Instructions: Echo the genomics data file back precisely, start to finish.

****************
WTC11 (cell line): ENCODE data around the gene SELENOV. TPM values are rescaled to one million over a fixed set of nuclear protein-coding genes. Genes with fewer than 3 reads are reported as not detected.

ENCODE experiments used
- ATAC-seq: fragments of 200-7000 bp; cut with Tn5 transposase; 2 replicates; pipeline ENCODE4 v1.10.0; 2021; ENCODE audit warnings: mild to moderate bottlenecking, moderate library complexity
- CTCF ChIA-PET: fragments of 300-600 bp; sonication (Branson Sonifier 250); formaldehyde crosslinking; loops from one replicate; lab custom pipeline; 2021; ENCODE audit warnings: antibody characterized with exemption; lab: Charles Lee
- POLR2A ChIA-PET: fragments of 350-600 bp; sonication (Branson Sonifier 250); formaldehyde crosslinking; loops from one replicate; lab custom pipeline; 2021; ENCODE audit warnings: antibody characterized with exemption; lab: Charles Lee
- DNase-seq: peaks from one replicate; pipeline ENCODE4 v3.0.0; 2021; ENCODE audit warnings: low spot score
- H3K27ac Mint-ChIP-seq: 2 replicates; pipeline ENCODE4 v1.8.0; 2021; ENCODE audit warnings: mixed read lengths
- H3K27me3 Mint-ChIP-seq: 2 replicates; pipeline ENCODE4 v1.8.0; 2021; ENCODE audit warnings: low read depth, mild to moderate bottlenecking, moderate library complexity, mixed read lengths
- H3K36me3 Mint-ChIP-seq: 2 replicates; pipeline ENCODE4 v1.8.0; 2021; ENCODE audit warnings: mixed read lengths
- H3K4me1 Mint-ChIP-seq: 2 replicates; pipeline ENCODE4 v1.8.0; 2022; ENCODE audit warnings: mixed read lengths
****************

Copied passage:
WTC11 (cell line): ENCODE data around the gene SELENOV. TPM values are rescaled to one million over a fixed set of nuclear protein-coding genes. Genes with fewer than 3 reads are reported as not detected.

ENCODE experiments used
- ATAC-seq: fragments of 200-7000 bp; cut with Tn5 transposase; 2 replicates; pipeline ENCODE4 v1.10.0; 2021; ENCODE audit warnings: mild to moderate bottlenecking, moderate library complexity
- CTCF ChIA-PET: fragments of 300-600 bp; sonication (Branson Sonifier 250); formaldehyde crosslinking; loops from one replicate; lab custom pipeline; 2021; ENCODE audit warnings: antibody characterized with exemption; lab: Charles Lee
- POLR2A ChIA-PET: fragments of 350-600 bp; sonication (Branson Sonifier 250); formaldehyde crosslinking; loops from one replicate; lab custom pipeline; 2021; ENCODE audit warnings: antibody characterized with exemption; lab: Charles Lee
- DNase-seq: peaks from one replicate; pipeline ENCODE4 v3.0.0; 2021; ENCODE audit warnings: low spot score
- H3K27ac Mint-ChIP-seq: 2 replicates; pipeline ENCODE4 v1.8.0; 2021; ENCODE audit warnings: mixed read lengths
- H3K27me3 Mint-ChIP-seq: 2 replicates; pipeline ENCODE4 v1.8.0; 2021; ENCODE audit warnings: low read depth, mild to moderate bottlenecking, moderate library complexity, mixed read lengths
- H3K36me3 Mint-ChIP-seq: 2 replicates; pipeline ENCODE4 v1.8.0; 2021; ENCODE audit warnings: mixed read lengths
- H3K4me1 Mint-ChIP-seq: 2 replicates; pipeline ENCODE4 v1.8.0; 2022; ENCODE audit warnings: mixed read lengths